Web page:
$H = v_{i_1}v_{i_2}\dots v_{i_n}v_{i_1} \in \mathcal{M}(G, c)$ ,$cost((v_{i_1}v_{i_2}\dots v_{i_n}v_{i_1}), (G, c)) = \sum_{j=1}^n c(\{v_{i_j}, v_{i_{j+1}}\})$ , i.e., the cost of every Hamiltonian cycle$H$ is the sum of the weights of all edges of$H$ . - Goal:
$\texttt{minimum}$ .

抄不动了………………

书上还介绍了

$\Delta$ -TSP, Euclidean TSP,- Makespan Scheduling Problem (MS) ：
$n$ 个任务，$m$ 台机器，按排执行任务的顺序使得总完成时间最小- Cover Problems

- 最小点覆盖(Min-VCP)
- 集合覆盖问题(Set Cover Problem, SCP)
- 带权重的最小点覆盖(Weight-VCP)
- Maximum Clique Problem (Max-CL)：找出最大的完全子图
- Cut Problems

- 最大割(Max-Cut)
- 最小割(Min-Cut)
- Knapsack Problem

- Simple Knapsack Problem (SKP)：尽可能地把背包装满
- Knapsack Problem (KP)：每个物品还要考虑额外的开销
- Bin-Packing Problem (Bin-P)：每个物品的重量为
$[0, 1]$ 上的有理数，要求用尽可能少的单位大小的背包装满所有物品- Maximum Satisfiability Problem (Max-SAT)：最多多少个命题可以同时满足
- Linear Programming

- 普通线性规划LP
- Integer Linear Programming
- 0/1-Linear Programming
- Maximum Linear Equation Problem Mod
$k$ (Max-LinMod$k$ )

## 2.3.3 Complexity Theory

Two basic ways of complexity measurement:

**uniform cost**: the measurement of time complexity consists of determining the overall number of elementary instructions, the measurement of space complexity consists of determining the number of variables used.**logarithmic cost**: the cost of every elementary operation is the sum of the sizes of the binary representations of the operands.

**Definition 2.3.3.1** Let ** $Time_A(x)$** denotes the time complexity (according to the logarithmic cost) of the computation of

**denotes the space complexity (according to the logarithmic cost measurement) of the computation of**$Space_A(x)$

The complexity is always considered as a function of the **input size** and one observes the asymptotic growth of this function.

**Definition 2.3.3.2** Let **(worst case) time complexity of $A$** is a function

**(worst case) space complexity of**$A$ is a function

The main goal of complexity theory is to classify algorithmic problems according to their computational difficulty.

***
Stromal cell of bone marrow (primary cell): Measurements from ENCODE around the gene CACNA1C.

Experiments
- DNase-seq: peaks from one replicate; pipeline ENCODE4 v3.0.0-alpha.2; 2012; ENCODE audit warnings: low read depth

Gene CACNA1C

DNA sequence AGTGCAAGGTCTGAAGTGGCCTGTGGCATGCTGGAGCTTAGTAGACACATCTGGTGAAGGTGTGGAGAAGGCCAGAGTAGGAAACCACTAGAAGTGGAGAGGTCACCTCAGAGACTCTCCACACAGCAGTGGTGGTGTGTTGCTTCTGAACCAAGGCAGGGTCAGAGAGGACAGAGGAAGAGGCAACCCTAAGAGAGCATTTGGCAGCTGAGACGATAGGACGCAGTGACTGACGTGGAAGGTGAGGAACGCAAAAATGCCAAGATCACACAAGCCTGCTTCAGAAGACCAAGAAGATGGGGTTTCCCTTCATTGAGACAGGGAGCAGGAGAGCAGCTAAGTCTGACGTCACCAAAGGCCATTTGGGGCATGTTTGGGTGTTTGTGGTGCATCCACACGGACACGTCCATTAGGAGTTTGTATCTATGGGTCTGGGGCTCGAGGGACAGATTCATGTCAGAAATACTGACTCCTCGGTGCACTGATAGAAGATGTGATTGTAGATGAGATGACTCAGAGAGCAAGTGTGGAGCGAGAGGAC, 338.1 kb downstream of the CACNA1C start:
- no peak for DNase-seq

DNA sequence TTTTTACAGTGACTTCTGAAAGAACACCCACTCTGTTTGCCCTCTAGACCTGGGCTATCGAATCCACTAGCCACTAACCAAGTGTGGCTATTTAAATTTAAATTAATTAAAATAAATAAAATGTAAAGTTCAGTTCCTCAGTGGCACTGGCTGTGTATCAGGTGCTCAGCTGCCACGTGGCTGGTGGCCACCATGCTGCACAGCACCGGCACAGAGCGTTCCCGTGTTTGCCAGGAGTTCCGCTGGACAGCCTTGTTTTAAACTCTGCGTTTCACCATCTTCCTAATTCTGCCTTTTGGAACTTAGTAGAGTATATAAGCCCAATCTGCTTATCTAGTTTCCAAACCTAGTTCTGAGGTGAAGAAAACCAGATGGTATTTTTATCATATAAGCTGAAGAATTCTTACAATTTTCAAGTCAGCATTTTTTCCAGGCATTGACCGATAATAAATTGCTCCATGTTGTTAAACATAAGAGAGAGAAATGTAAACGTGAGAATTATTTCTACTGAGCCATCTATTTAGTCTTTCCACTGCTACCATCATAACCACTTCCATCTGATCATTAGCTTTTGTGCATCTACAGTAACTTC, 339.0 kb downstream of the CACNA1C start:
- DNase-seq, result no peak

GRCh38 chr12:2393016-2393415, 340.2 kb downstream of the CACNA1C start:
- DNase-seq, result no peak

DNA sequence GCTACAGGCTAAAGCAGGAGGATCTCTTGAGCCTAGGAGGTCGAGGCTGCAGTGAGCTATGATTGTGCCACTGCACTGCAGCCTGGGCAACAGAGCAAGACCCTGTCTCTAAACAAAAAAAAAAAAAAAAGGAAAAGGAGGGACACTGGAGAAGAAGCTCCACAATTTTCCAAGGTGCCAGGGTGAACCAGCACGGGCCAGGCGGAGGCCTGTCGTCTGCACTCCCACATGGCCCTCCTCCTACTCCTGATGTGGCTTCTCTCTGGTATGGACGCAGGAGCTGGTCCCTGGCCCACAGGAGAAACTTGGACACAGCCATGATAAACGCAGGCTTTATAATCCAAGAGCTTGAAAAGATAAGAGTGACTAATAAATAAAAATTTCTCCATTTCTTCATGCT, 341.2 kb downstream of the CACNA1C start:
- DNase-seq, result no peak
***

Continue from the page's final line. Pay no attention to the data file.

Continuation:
**Theorem 2.3.3.3** There is a decision problem

Theorem 2.3.3.3 implies that there is no best (optimal) algorithm for

**Definition 2.3.3.4** Let **upper bound on the time complexity of $U$** if there exists an algorithm

We say that **lower bound on the time complexity of $U$** if every algorithm

An algorithm **optimal** for the problem

**Church-Turing thesis**: a problem

Using the formalism of TMs it was proved that for every increasing function

- there exists a decision problem such that every TM solving it has the time complexity in
$\Omega(f(n))$ , - but there is a TM solving it in
$O(f(n) \cdot \log f(n))$ time.

One can say that the main objective of the complexity theory is

- to find a formal specification of the class of pratically solvable problems, and
- to develop methods enabling the classification of algorithmic problems according to their membership in this class.

Let, for every TM (algorithm) ** $L(M)$** denote the language decided by

**Definition 2.3.3.5** We define the complexity class **tractable (practically solvable)** if **intractable** if

To prove the membership of a decision problem

**Definition 2.3.3.6** Let ** $M$ accepts a languege $L$, $L = L(M)$**, if

- for every
$x \in L$ , there exists at least one computation of$M$ that accepts$x$ , and - for every
$y \notin L$ , all computations of$M$ reject$y$ .

For every input **time complexity $Time_M(w)$ of $M$ on $w$** is the time complexity of the shortest accepting computation of

**time complexity of**$M$ is the function

We define the class

**Definition 2.3.3.7** Let **verifier for $L$**, denoted

**proof (certifiate)**of the fact

A verifier **polynomial-time verifier** if there exists a positive integer

We define the **class of polynomially verifiable languages** as

**Definition 2.3.3.10** Let **polynomial-time reducible** to ** $L_1 \leqslant_p L_2$**, if there exists a polynomial-time algorithm

**polynomial-time reduction**from

A language **NP-hard** if, for every

A language **NP-complete** if (1)

**Lemma 2.3.3.11** If

**Theorem 2.3.3.12 (Cook's Theorem)** SAT is NP-complete.

**Observation 2.3.3.13** Let

**Lemma 2.3.3.15** SAT

**Lemma 2.3.3.16** Clique

**Lemma 2.3.3.19** 3SAT

**Definition 2.3.3.21** **NPO** is the class of optimization problems, where

$L_1 \in \text{P}$ ,- there exists a polynomial
$p_U$ such that- for every
$x \in L_I$ , and every$y \in \mathcal{M}(x)$ ,$\vert y \vert \leqslant p_U(\vert x \vert)$ , and - there exists a polynomial-time algorithm that, for every
$y \in \Sigma_O^*$ and every$x \in L_I$ such that$\vert y \vert \leqslant p_U(\vert x \vert)$ , devides whether$y \in \mathcal{M}(x)$ , and

- for every
- the function cost is computable in polynomial time.

**Definition 2.3.3.23** **PO** is the class of optimization problems

$U \in \text{NPO}$ , and- there is a polynomial-time algorithm that, for every
$x \in L_I$ , computes an optimal solution for$x$ .

**Definition 2.3.3.24** Let **threshold language of $U$** as

We say that ** $U$ is NP-hard** if

**Lemma 2.3.3.25** If an optimization problem

**Theorem 2.3.3.26** Let

**Lemma 2.3.3.27** Max-SAT is NP-hard.

**Lemma 2.3.3.28** Max-CL is NP-hard.

## 2.3.4 Algorithm Design Techniques

- Divide-and-conquer
- Dynamic programming
- Backtracking
- Local search
- Greedy algorithms